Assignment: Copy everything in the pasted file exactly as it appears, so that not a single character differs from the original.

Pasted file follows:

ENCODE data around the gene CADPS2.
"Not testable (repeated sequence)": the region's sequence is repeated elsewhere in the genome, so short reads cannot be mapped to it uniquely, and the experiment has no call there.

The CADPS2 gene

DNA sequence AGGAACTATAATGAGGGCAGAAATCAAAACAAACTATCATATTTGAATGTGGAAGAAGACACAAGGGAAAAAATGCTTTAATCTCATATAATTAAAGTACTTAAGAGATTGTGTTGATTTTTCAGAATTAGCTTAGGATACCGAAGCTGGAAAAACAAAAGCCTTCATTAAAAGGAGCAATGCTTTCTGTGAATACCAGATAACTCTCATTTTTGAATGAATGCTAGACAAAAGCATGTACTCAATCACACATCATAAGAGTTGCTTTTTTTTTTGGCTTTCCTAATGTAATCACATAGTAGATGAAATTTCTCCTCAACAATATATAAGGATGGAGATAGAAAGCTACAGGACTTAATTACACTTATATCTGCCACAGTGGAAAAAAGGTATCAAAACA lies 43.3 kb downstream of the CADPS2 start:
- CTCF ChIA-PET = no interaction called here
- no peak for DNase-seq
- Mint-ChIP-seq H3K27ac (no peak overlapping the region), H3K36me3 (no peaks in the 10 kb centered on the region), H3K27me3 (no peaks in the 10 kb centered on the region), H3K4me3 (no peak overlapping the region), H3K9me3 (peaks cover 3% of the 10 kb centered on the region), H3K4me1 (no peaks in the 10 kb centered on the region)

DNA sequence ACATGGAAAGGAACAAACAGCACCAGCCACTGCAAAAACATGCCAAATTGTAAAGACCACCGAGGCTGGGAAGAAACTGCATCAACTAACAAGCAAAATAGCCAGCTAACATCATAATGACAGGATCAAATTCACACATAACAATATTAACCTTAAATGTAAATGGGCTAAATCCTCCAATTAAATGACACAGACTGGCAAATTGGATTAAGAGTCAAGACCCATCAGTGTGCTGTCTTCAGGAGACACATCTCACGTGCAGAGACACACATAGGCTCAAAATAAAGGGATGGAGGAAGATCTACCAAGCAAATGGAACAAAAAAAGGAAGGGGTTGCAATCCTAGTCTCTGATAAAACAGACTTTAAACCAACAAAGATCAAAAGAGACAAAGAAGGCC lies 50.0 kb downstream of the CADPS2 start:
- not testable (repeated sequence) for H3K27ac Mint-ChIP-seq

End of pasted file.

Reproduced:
ENCODE data around the gene CADPS2.
"Not testable (repeated sequence)": the region's sequence is repeated elsewhere in the genome, so short reads cannot be mapped to it uniquely, and the experiment has no call there.

The CADPS2 gene

DNA sequence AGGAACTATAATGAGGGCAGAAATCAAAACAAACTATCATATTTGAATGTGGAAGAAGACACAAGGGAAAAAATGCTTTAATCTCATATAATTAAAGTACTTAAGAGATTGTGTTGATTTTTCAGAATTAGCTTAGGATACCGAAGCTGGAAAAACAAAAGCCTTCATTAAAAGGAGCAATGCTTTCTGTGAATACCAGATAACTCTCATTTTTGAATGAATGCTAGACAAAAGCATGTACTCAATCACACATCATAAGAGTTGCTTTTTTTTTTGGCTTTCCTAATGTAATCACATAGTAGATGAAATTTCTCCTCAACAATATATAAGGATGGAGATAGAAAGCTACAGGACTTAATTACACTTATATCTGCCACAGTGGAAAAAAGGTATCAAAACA lies 43.3 kb downstream of the CADPS2 start:
- CTCF ChIA-PET = no interaction called here
- no peak for DNase-seq
- Mint-ChIP-seq H3K27ac (no peak overlapping the region), H3K36me3 (no peaks in the 10 kb centered on the region), H3K27me3 (no peaks in the 10 kb centered on the region), H3K4me3 (no peak overlapping the region), H3K9me3 (peaks cover 3% of the 10 kb centered on the region), H3K4me1 (no peaks in the 10 kb centered on the region)

DNA sequence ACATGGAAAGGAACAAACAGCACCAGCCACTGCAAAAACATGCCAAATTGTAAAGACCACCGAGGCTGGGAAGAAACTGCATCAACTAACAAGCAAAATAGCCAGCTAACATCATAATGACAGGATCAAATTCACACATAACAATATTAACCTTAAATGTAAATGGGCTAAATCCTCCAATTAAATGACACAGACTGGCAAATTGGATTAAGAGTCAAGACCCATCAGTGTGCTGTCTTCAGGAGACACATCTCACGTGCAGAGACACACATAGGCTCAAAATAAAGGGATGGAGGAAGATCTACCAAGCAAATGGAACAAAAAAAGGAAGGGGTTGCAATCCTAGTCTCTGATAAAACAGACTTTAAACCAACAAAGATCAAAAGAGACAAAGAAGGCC lies 50.0 kb downstream of the CADPS2 start:
- not testable (repeated sequence) for H3K27ac Mint-ChIP-seq